Guido A. ``Guy'' Martinelli, a member of the Plastics Hall of Fame and a fixture at Society of Plastics Engineers events for more than 50 years, died May 6 at his home in Fort Pierce, Fla.
He was 89.
He died from congestive heart failure, said his son Guido Martinelli III.
The SPE activist died on a Sunday, the first day of SPE's 2007 Annual Technical Conference in Cincinnati. SPE executive director Susan Oderwald announced the news at the beginning of the awards banquet that night. She called for a moment of silence.
Martinelli's plastics career started at the dawn of the modern plastics era, right after World War II. But to many in the industry, he was best known for teaming with his longtime buddy, G. Palmer Humphrey Sr., each year to make a humorous motion of adjournment, and a second, to close SPE's business lunch at Antec.
The two men met at an SPE meeting of the New York Section in 1950. They quickly became best friends.
Humphrey, who is 94, carried on to make the adjournment motion in Cincinnati. ``The other half of Frick and Frack passed away,'' he said. ``We and our families have been friends for all these years. We attended innumerable Antecs. We went to Europe together. We celebrated everything with it, and I'm a sad man today because he died.''
Martinelli had not attended Antec in recent years. But at the 2001 conference in Dallas, the two delivered their famous adjournment motion via videotape, at a golf course in South Carolina.
``Let's put it this way, he was a small man, but he was big in character,'' Humphrey said, referring to Martinelli's short stature. ``And he was a wonderful person to be friendly with and to work with. I worked with him at the society for so many years.''
Martinelli married his wife, Florence, on Dec. 6, 1941, the day before the Japanese bombed Pearl Harbor. After a 15-hour honeymoon, he left to continue service in the Army Signal Corps, where he ended up as a major.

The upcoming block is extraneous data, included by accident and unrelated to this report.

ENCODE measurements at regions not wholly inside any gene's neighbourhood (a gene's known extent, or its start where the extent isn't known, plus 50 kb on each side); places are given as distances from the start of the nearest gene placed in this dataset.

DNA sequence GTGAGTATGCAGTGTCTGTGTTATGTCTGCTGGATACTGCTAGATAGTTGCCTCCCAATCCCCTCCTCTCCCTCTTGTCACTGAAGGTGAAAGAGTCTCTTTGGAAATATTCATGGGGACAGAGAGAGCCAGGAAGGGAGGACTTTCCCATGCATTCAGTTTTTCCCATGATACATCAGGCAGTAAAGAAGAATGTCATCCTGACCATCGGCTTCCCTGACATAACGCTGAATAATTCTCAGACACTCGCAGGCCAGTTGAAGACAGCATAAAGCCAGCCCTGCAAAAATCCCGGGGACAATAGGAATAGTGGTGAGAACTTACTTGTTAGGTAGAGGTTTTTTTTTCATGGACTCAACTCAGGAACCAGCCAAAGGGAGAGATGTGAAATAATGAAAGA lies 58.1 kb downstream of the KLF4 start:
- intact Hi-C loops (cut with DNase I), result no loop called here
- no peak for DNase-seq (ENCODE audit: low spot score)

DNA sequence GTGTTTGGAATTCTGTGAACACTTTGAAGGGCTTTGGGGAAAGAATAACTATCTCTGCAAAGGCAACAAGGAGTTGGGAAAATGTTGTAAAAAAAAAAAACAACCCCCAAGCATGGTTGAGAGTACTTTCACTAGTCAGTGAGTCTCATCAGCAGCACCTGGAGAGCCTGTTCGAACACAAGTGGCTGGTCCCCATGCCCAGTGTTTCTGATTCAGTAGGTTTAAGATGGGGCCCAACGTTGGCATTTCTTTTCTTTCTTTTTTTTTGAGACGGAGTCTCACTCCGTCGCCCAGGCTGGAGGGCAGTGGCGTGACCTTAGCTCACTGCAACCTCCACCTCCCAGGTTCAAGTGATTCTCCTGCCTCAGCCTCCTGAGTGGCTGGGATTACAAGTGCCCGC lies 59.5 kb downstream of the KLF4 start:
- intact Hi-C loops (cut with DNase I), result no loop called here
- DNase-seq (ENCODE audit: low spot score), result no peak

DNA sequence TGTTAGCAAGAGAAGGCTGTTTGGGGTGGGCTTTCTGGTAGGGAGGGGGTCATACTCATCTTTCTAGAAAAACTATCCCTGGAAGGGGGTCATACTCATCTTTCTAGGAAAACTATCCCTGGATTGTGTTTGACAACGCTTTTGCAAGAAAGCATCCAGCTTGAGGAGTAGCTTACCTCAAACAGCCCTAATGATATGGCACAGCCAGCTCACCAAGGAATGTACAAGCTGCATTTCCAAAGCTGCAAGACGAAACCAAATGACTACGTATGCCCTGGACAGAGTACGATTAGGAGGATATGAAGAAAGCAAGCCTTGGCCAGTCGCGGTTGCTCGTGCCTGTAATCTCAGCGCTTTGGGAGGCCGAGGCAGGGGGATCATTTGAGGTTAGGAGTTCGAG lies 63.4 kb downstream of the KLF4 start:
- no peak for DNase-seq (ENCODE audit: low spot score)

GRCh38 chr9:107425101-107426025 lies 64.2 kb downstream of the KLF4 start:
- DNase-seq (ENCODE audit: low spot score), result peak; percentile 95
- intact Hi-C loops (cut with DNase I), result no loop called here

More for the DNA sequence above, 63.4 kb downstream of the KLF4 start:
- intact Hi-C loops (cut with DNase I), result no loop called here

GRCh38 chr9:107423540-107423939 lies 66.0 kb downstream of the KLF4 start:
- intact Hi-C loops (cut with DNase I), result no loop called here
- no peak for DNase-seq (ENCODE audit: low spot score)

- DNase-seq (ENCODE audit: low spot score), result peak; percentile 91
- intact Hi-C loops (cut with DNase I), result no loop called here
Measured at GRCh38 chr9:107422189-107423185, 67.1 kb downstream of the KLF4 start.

His plastics career began after the war when he joined Sylvan Plastics in New York, a maker of urea formaldehyde molding compounds that competed against Bakelite Corp. He joined SPE in 1950.
Martinelli would then move up and become president of Sylvan Plastics. In 1961, he bought a share of Dimensional Pigments Inc., which made synthetic pearlescent pigments in Bayonne, N.J. After that company was sold, he stayed on as manager, then took an early retirement in 1974.
He again bought a stake in a material supplier, compounder American Polymers Inc. of Paterson, N.J. He left after a promised sale of that company to him fell through.
In 1976, Martinelli created a consulting firm, Accolade Plastics & Chemical Associates, working out of his home in Red Bank, N.J. He founded SPE's Polymer Modifiers & Additives Division.
Martinelli served as SPE president in 1964.
In 2000, Martinelli was inducted into the Plastics Hall of Fame, housed in Leominster, Mass., at the National Plastics Center.
``My closest friends are SPE members,'' he said in a speech at a Palisades Section meeting in 1994 in New Jersey.
Martinelli is survived by his wife, sons Richard A. and Guido III, daughter Joan, and four grandchildren.
A memorial service was held at the Notre Dame Mission in Fort Pierce on May 11.